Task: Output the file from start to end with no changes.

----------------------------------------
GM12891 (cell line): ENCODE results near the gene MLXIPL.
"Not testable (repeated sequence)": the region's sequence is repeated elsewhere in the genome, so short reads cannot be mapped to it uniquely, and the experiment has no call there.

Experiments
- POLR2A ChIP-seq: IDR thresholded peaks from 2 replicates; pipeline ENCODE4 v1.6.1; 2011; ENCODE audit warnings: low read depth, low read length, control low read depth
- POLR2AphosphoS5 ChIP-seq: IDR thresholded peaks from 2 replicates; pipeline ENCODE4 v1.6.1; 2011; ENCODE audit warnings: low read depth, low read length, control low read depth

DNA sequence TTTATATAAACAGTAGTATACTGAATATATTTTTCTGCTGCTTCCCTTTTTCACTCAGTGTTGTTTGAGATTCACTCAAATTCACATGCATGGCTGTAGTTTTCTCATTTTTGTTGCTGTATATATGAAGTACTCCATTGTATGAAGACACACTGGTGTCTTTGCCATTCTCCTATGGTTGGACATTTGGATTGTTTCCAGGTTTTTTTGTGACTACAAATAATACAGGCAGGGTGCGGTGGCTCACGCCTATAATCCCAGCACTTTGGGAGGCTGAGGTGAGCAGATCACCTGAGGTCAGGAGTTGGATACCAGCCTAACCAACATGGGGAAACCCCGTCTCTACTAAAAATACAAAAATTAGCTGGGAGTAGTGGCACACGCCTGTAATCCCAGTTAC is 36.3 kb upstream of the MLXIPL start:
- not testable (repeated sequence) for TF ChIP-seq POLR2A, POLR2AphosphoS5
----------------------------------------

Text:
GM12891 (cell line): ENCODE results near the gene MLXIPL.
"Not testable (repeated sequence)": the region's sequence is repeated elsewhere in the genome, so short reads cannot be mapped to it uniquely, and the experiment has no call there.

Experiments
- POLR2A ChIP-seq: IDR thresholded peaks from 2 replicates; pipeline ENCODE4 v1.6.1; 2011; ENCODE audit warnings: low read depth, low read length, control low read depth
- POLR2AphosphoS5 ChIP-seq: IDR thresholded peaks from 2 replicates; pipeline ENCODE4 v1.6.1; 2011; ENCODE audit warnings: low read depth, low read length, control low read depth

DNA sequence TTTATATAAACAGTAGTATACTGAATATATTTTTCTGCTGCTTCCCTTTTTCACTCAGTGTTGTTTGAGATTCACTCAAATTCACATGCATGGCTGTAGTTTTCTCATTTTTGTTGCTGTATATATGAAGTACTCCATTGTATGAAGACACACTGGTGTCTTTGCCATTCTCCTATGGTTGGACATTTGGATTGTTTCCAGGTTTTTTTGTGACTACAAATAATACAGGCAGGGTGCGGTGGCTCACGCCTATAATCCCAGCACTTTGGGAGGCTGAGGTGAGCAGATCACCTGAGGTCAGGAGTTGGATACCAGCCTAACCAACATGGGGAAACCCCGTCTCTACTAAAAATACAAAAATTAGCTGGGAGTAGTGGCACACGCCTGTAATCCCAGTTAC is 36.3 kb upstream of the MLXIPL start:
- not testable (repeated sequence) for TF ChIP-seq POLR2A, POLR2AphosphoS5